Food is a basic necessity that impacts on many aspects of human survival. However, not everyone is lucky enough to have a constant and consistent supply of food.
Statistics show that one in eight American households struggles to put enough food on the table.1
While average families may already find it hard to make ends meet, the challenge is much harder for single parents.
To mitigate the effects of poverty, the U.S. federal government initiated the Supplemental Nutrition Assistance Program (SNAP).
The aim is to provide affordable and nutritionally adequate diet to the low- to no income families; protecting them from hardship and hunger.
For many of the poorest Americans, SNAP has become the only form of income assistance they receive. Statistics show that one in five SNAP households lives on cash income of less than $2 per person a day.2
In 2018 alone, SNAP helped about 40 million people put sufficient food on the table.3 Nearly half (44%) of all SNAP participants were children under age 18,4 with almost two-thirds of SNAP children living in single-parent households.5
Over 80% of SNAP families with children had incomes below the poverty line. Nearly half (45%) were in deep poverty, with incomes at or below half of the poverty line.6Advertisement
SNAP is the modern alternative to the Food Stamp Program. From the quantity of food that can be availed to the manner of purchase, SNAP is a long way from its original structure.7
Before, color-coded coupons were distributed to beneficiaries. Now, the assistance comes in the form of a debit card known as Electronic Benefit Transfer (EBT), which is loaded with benefits once a month and can be used to purchase grocery items in any participating store within their locality.
Am I Eligible for SNAP?
Eligibility for SNAP is based on family income and whether or not it is composed of members with disabilities or seniors. Once the income requirement is met, household size and gross income (adjusted) are the next factors for consideration.
You may be eligible SNAP benefits if you are:8
- Working for low wages or working part-time;
- Receiving welfare or other public assistance payments;
- Elderly or disabled and are low-income; or
SNAP rules limit eligibility to households with gross income no more than 130% of poverty and net income at or below 100% of poverty — about $24,540 for a single mother of two children.
Use SNAP’s pre-screening tool to see if you are eligible for SNAP benefits. When you begin using the tool, you will answer some questions which the tool uses to determine your eligibility and estimate the amount of benefits you might get.
Some states may have their own pre-screening tools for SNAP eligibility. If you live in one of those states, the system will automatically direct you to the state’s pre-screening tool.
SNAP Benefits 2018
The actual amount of SNAP benefit you will get is the maximum allotment for your household size (see table above), minus 30% of your household’s net monthly income.
For example, a household of three with a net monthly income of $900 would get a food stamp allotment of $234 but may vary by state; with very poor households receiving larger benefits.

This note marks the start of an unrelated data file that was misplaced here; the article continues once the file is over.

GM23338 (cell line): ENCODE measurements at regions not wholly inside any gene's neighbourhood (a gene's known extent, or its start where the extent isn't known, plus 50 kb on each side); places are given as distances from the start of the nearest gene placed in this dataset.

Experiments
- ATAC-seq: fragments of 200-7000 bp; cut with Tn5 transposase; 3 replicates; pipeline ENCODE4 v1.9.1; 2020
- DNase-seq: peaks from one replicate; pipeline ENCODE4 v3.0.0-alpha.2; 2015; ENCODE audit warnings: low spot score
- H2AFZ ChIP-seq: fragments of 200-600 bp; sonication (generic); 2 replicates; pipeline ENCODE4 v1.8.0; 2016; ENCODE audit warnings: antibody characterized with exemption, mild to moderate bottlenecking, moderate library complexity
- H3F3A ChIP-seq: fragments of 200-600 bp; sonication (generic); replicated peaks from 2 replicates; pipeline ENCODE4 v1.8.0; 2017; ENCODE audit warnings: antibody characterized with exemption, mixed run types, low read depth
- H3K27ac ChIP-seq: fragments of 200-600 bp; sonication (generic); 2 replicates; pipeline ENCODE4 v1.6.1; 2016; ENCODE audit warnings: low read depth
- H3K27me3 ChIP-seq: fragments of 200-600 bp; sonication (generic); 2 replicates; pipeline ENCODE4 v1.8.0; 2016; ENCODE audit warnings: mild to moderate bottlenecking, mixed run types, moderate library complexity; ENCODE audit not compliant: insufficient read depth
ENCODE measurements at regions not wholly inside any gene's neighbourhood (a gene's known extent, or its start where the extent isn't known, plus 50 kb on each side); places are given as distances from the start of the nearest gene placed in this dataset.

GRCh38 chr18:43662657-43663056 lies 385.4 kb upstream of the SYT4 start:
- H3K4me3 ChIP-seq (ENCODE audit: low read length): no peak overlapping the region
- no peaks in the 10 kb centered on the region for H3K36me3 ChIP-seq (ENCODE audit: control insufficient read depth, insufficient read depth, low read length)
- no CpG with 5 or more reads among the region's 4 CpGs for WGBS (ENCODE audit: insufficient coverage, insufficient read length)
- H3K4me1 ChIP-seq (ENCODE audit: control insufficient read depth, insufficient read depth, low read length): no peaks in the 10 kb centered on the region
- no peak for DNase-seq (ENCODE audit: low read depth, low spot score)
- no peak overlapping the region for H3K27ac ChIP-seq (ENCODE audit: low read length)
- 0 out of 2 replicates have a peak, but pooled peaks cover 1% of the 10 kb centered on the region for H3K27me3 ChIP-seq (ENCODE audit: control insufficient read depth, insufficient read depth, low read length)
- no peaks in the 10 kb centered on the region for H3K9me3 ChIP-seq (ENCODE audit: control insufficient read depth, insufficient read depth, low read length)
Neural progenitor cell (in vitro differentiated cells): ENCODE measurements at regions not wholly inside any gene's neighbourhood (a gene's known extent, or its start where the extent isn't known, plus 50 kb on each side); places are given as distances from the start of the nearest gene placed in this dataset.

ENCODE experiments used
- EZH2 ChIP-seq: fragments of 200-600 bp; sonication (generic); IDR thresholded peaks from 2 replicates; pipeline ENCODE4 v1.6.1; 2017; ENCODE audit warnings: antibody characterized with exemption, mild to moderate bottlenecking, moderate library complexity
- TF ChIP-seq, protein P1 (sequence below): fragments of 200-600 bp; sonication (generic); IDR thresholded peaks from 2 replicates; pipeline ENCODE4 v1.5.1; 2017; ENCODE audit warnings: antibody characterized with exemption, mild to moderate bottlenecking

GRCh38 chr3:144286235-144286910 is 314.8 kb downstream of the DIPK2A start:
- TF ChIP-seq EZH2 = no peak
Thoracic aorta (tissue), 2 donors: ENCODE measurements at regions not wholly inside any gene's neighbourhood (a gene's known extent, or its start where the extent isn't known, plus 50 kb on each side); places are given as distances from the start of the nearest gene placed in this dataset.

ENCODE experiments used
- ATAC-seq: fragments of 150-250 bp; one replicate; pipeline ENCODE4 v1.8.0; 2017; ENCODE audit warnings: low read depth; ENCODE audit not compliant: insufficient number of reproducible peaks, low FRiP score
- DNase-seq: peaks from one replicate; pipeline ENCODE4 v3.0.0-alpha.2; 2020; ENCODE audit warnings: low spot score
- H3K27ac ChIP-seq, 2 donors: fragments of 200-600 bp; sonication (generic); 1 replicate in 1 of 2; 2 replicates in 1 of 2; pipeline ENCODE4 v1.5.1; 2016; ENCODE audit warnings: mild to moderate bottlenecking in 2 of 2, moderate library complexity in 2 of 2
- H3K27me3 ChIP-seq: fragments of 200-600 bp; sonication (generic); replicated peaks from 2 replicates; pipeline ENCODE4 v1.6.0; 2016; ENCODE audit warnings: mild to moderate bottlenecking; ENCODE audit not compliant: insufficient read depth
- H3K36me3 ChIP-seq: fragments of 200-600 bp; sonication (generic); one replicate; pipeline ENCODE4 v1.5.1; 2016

- Maximum allotment for household size of 3 $504
- Subtract 30% of net monthly income (0.3 x 900) $270
- Household food stamp benefit $234
Most families under the SNAP program receive benefits for a 6-month period, at which point the recipient will have to submit a renewal application.
As a condition of eligibility, single mothers applying for SNAP benefits are required to render several hours of work-related services to the SNAP Employment and Training Program. The activities vary according to the needs of applicants.
Such activities include, but not limited to,
- Enrolment in a secondary education program
- Search for employment
- Community Service
- On-the-job Training
- Actual employment
All of these only serve to provide temporary support until applicants are capable of independently providing for their families.
How do I apply for Food Stamps?
Each state designs its own SNAP application process. In most states, you must fill out an application and return it to a local SNAP office, either in person, by mail, or by fax.9
After your application is filed, the SNAP office will review your information, conduct an interview, and determine your eligibility for SNAP. If you’re signed up for the program, and you’ll receive an EBT card in the mail with your SNAP benefits for the month.
If you’re application is denied, you have the right to ask why. You can appeal the decision if you don’t agree or feel an error was made and request for a “fair hearing” with a state employee at the SNAP office.References
- Economic Research Service/USDA – Household Food Security in the United States in 2016
- Off The Chart, SNAP and the Fight Against Extreme Poverty
- SNAP Monthly Data as of June 8, 2018
- USDA, Characteristics of SNAP Households: Fiscal Year 2017
- SNAP to Health, SNAP Frequently Asked Questions
- CBPP, SNAP Helps Millions of Children
- THISISSNAP.org, 50 Years of SNAP
- Facts about SNAP
- SNAP Application and Local Office Locators